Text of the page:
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Accelerated Disintegration of the Greenland Ice Sheet
Volume 11, Number 19: 7 May 2008

In his book An Inconvenient Truth, Al Gore states that if Greenland melted or broke up and slipped into the sea, "sea levels worldwide would increase by between 18 and 20 feet," and he presents a host of speculative maps of how many of the world's coastlines would have to be redrawn if such were to occur (p. 196-209). Likewise, in his testimony before the U.S. House of Representatives' Select Committee of Energy Independence and Global Warming on 26 April 2007, NASA's James Hansen stated "there is increasing realization that sea level rise this century may be measured in meters if we follow business-as-usual fossil fuel emissions."

What is the source of these dire contentions?

A phenomenon that both Al Gore and James Hansen promote involves the thousands of meltwater pools or supraglacial lakes that form on the surface of the Greenland Ice Sheet each summer, and the conduits or moulins that can form in fractures beneath them and rapidly drain their water to the bedrock at the bottom of the ice sheet, enhance the ice sheet's basal lubrication, and thereby cause portions of it to flow faster towards the sea. Two papers published in Sciencexpress on 17 April 2008 bring a much needed dose of reality to the discussion of the role that is likely to be played by this phenomenon in Greenland's potential contribution to future sea level rise; and their findings are radically different from what Gore and Hansen contend.

In the first study, Das et al. (2008) established observation sites at two large supraglacial lakes on the Greenland Ice Sheet's western margin atop approximately 1000-meter-thick sub-freezing ice. One of the lakes rapidly drained on 29 July 2006 in a dramatic event that was monitored by local GPS, seismic and water-level sensors. These data indicated the entire lake drained in approximately 1.4 hours, with a mean drainage rate exceeding the average rate of water flow over Niagara Falls. One consequence of this event was a westward surface displacement of 0.5 meter in excess of the average daily displacement of 0.25 meter. However, pre- and post-drainage lateral speeds did not differ appreciably, leading the researchers to conclude that "the opening of a new moulin draining a large daily melt volume (24 m3/sec) had little apparent lasting effect on the local ice-sheet velocity."

But what might be the effect of multiple lake drainages?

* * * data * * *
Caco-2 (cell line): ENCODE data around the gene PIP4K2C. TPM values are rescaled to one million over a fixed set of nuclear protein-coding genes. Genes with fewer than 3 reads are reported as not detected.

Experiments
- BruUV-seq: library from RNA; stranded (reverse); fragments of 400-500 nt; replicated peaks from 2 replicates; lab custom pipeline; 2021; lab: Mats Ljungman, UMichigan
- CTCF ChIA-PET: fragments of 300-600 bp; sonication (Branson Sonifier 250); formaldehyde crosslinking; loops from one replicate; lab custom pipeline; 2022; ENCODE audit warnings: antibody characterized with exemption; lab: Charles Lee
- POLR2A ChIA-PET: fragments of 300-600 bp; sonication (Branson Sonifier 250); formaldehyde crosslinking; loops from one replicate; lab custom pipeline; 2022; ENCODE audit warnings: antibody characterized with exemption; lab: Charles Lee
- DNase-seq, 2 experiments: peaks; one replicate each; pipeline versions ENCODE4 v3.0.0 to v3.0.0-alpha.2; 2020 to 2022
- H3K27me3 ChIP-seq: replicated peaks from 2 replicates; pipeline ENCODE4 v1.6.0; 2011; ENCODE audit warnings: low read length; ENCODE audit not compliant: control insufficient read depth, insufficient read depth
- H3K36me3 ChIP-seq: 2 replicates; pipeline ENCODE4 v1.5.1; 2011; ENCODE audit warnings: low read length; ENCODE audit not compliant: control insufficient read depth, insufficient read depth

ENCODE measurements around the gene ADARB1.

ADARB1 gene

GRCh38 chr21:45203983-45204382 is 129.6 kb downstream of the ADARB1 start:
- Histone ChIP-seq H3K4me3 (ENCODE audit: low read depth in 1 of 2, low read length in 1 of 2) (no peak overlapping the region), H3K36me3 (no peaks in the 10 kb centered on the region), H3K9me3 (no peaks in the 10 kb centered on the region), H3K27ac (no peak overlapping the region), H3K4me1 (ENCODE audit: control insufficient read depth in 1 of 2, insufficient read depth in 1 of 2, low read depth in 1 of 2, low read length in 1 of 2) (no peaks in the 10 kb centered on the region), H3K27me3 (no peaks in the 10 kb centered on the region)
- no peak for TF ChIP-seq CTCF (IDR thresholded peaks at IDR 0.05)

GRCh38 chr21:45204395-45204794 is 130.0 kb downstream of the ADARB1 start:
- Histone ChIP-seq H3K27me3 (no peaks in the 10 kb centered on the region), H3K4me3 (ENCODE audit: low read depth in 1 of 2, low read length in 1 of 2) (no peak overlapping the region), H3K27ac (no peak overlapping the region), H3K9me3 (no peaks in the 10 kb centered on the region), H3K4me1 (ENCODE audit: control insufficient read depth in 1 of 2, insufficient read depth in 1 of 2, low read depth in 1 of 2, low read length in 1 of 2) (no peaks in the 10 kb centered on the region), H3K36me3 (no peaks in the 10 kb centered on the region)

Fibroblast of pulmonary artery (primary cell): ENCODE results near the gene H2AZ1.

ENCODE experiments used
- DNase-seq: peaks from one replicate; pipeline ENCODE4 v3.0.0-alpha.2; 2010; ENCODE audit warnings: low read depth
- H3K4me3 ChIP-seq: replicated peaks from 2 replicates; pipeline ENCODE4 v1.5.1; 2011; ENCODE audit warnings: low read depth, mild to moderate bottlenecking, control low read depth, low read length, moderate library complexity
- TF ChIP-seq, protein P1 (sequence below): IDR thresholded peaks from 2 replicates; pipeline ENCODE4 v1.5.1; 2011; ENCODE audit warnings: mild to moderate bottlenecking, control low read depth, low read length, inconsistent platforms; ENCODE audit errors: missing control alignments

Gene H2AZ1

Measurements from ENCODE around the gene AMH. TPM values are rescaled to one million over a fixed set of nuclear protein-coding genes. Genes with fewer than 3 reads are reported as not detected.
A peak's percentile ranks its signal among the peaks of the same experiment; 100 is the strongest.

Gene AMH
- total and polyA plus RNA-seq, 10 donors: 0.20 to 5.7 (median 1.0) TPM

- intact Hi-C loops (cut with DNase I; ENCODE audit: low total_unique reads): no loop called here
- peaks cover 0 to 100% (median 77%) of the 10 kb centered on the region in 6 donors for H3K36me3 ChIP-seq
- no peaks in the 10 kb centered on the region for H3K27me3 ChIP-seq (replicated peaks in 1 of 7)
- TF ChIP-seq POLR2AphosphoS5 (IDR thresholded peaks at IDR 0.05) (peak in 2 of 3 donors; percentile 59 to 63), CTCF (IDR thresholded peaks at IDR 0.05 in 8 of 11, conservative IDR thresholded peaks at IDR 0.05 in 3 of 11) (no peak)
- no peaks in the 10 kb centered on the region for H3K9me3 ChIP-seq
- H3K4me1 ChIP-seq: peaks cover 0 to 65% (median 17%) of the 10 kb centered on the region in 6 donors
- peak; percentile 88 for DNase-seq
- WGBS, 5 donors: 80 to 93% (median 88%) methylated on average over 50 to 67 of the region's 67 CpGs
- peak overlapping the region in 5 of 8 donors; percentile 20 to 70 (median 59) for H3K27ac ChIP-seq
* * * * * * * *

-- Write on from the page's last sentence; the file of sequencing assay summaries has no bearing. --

In the second study, which addresses this question, Joughin et al. (2008) assembled a comprehensive set of interferometric synthetic aperture radar (InSAR) and GPS observations over the period September 2004 to August 2007. These data allowed the construction of 71 InSAR velocity maps along two partially overlapping RADARSAT tracks that included Jakobshavn Isbrae (western Greenland's largest outlet glacier), several smaller marine-terminating outlet glaciers, and a several-hundred-kilometer-long stretch of the surrounding ice sheet. These data indicated summer ice-sheet speedups of 50+% in some places. However, the researchers note that "the melt-induced speedup averaged over a mix of several tidewater outlet glaciers is relatively small (< 10 to 15%)." And when factoring in the short melt-season duration, they say that "the total additional annual displacement attributable to surface melt amounts to a few percent on glaciers moving at several hundred meters per year." In addition, they report that "the limited seasonal observations elsewhere in Greenland suggest a low sensitivity to summer melt similar to that which we observe."

In concluding, Joughin et al. write that "surface-melt-enhanced basal lubrication has been invoked previously as a feedback that would hasten the Greenland Ice Sheet's demise in a warming climate," specifically citing, in this regard, Al Gore's An Inconvenient Truth. However, their real-world observations of this phenomenon show that "several fast-flowing outlet glaciers, including Jakobshavn Isbrae, are relatively insensitive to this process."

To the south of Jakobshavn Isbrae, however, Joughin et al. note that the ice sheet's western flank is relatively free of outlet glaciers and that ice loss there is primarily due to melt; and they say that "numerical models appropriate to this type of sheet flow and that include a parameterization of surface-melt-induced speedup predict 10-to-25% more ice loss in the 21st Century than models without this feedback." This estimate, of course, is based on a model parameterization of surface-melt-induced speedup that may or may not be an adequate representation of reality. Nevertheless, we can probably safely conclude, as Joughin et al. do, that the phenomenon of surface-melt-enhanced basal lubrication likely will not have a "catastrophic" effect on the Greenland Ice Sheet's future evolution, the strident claims of Al Gore and James Hansen not withstanding.

Sherwood, Keith and Craig Idso

Das, S.B., Joughin, I., Behn, M.D., Howat, I.M., King, M.A., Lizarralde, D. and Bhatia, M.P. 2008. Sciencexpress 10.1126/science.1153360.

Joughin, I., Das, S.B., King, M.A., Smith, B.E., Howat, I.M. and Moonb, T. 2008. Seasonal speedup along the western flank of the Greenland Ice Sheet. Sciencexpress 10.1126/science.1153288.